Match Report: Czech Republic vs Poland

Czech Republic 1-0 Poland

Game Summary

I guess this result doesn’t come as too much of a surprise. It is of course unfortunate, but the Polish side really lacked the intensity needed to win this game. They revealed days before that this would be their “biggest game in 30 years.” They definitely didn’t play like it. They did start off strong, but after a few misses up top they gave up really easy. Just like the game against Greece, the liveliness was non-existent in the second half. The Czechs, even without Rosicky, we’re all too happy to dominate possession as the Polish watched their chances slip away.

After much controversy Tyton started in the back for the Poles, he had a solid game as a blocked shot after shot from the Czechs but it just wasn’t enough in the 72nd minute when Jiracek slipped one right past him. For most of the game, and especially after the goal, the Poles had difficulty starting almost anything. They came out flat, didn’t connect any passes and lacked vigor for counter-attacks. Pilar utilized the lack of effort from the Poles and ran away with the game as he battled and ran through most of the midfield and defense of the opposing side.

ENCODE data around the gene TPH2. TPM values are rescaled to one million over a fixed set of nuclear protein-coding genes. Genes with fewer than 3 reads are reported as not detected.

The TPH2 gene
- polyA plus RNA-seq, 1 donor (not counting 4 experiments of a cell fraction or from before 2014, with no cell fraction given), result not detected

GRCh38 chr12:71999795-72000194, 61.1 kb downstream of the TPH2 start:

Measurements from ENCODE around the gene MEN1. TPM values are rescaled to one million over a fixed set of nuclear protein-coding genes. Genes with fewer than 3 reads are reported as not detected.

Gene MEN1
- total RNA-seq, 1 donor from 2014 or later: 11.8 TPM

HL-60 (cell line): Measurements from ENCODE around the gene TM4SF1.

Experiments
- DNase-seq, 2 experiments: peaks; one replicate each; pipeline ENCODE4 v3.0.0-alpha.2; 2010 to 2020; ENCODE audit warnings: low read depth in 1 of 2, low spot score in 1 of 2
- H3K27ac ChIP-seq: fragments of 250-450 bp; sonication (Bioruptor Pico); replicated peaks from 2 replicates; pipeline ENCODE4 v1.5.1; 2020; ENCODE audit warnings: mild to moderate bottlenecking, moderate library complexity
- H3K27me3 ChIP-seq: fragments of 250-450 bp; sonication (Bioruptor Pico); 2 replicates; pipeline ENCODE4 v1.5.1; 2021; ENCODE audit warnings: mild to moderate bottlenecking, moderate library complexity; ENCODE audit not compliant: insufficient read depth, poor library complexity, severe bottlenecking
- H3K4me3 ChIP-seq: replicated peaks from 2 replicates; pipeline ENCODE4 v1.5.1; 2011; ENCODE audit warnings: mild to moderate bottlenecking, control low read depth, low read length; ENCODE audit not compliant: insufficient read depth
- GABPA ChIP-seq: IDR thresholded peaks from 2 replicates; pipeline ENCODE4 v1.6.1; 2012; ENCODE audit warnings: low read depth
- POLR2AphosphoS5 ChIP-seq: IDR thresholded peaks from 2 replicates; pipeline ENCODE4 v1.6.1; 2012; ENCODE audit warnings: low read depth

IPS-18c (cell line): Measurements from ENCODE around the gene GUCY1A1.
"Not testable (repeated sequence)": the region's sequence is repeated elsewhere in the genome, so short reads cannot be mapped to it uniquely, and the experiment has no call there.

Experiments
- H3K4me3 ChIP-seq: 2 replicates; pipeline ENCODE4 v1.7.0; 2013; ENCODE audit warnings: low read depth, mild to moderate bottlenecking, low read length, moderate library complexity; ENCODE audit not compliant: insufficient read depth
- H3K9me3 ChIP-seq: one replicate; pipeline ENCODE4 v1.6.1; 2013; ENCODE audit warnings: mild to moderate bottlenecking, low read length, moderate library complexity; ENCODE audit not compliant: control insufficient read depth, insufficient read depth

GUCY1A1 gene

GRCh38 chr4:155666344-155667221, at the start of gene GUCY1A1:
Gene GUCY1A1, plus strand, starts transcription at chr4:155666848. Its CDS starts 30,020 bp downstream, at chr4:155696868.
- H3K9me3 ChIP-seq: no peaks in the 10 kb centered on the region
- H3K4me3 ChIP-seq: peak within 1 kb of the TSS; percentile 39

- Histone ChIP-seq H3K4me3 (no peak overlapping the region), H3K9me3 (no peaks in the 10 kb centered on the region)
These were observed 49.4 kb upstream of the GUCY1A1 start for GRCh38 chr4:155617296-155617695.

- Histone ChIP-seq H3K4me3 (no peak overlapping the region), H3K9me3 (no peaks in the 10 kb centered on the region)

Here are some stats to prove the lackadaisical showing of the Poles:

Passes made in the 1st half – 168 

Passes made in the 2nd half – 68

Total – 236

In comparison to their 236 passes, the tournament average is 410 goals. The team was nowhere to be found in the end. Polish defender Wasilewski stated the following: “The situation from the Greece game repeated itself again…we just didn’t show up for the second half. What can I say, we screwed up and we all know it.” He also claimed to media outlets that the night was “terrible” and the “worst of his career.” Sad to hear this, especially when considering that the game was watched by over 14 million people from Poland.

Rosicky who? The Czechs we’re completely fine without their main man. The speed of play moved from the center to the wings with the support of Hubschman in the middle. Possession was key as the Czechs watched their opponents slowly fall apart during most of the game. Even with Poland sending a second attacking midfielder during the last half-hour, the Czechs were able to maintain ball control and dominated any movement towards their back line.

 

Man of the Match

Tomas Hubschman. I know everybody want’s me to pick Jiracek, or even Pilar who needed to work extra hard after Rosicky’s absence, but Hubschman controlled the game in the middle. With him delivering pass after pass, the Czech Republic was able to send men down the sides, creating dangerous opportunities during the game.

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